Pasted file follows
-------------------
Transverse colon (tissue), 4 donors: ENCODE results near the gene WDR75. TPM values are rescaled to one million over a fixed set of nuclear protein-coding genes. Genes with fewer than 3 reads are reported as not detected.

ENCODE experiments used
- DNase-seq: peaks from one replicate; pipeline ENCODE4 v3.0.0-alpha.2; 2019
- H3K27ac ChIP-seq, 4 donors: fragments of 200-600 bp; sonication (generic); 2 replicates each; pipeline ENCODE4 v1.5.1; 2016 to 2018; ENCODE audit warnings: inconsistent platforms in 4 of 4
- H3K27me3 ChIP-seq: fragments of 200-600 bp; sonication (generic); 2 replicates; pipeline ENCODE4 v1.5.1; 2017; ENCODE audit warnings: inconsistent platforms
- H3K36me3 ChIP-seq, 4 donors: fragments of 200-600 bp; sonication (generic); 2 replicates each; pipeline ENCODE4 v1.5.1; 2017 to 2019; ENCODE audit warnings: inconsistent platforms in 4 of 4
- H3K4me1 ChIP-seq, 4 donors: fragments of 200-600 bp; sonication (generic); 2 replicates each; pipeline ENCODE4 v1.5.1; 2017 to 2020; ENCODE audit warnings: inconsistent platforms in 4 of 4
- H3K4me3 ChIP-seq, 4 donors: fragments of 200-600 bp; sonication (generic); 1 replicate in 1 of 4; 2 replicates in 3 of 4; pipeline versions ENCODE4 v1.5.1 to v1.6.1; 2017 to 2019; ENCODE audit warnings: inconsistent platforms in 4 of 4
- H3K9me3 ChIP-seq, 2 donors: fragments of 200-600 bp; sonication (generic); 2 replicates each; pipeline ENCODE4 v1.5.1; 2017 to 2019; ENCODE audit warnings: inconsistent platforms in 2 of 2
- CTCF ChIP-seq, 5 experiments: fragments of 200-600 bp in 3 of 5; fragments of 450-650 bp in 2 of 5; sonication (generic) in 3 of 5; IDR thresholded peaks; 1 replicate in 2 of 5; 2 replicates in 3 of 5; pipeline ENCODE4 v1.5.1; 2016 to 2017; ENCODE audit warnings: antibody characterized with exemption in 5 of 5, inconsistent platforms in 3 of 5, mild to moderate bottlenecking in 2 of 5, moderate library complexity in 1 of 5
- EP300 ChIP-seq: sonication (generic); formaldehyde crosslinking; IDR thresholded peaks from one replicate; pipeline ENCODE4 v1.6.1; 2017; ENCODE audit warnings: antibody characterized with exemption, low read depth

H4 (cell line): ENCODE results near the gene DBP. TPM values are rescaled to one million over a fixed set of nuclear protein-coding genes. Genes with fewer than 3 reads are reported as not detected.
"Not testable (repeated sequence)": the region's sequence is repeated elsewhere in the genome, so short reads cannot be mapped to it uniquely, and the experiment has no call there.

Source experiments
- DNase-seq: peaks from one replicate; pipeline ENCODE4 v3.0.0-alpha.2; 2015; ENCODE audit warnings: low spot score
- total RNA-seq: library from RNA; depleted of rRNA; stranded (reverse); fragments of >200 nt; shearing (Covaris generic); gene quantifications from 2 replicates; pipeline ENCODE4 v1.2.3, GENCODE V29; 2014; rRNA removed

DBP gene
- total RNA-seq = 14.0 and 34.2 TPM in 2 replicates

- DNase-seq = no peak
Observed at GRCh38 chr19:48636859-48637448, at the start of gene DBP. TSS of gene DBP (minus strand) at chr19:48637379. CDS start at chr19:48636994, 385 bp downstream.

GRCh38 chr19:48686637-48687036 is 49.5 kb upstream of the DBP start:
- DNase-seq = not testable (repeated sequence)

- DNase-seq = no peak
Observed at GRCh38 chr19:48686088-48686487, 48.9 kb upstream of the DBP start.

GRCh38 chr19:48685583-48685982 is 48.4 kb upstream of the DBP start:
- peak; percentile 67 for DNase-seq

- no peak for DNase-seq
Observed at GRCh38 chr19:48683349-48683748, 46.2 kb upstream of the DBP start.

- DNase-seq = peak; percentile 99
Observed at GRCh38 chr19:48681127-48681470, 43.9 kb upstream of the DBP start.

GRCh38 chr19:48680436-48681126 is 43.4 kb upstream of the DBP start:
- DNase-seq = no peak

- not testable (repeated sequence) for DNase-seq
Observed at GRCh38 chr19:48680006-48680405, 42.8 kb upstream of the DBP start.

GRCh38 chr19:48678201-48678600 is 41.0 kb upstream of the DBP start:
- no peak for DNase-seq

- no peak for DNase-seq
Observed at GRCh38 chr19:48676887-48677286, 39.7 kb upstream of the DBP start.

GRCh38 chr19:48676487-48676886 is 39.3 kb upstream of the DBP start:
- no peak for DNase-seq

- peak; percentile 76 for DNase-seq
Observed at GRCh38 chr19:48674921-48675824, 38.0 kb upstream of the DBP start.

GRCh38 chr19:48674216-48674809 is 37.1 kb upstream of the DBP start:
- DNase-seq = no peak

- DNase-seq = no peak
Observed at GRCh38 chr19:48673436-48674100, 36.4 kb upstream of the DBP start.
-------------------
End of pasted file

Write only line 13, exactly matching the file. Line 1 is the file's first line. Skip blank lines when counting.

"Not testable (repeated sequence)": the region's sequence is repeated elsewhere in the genome, so short reads cannot be mapped to it uniquely, and the experiment has no call there.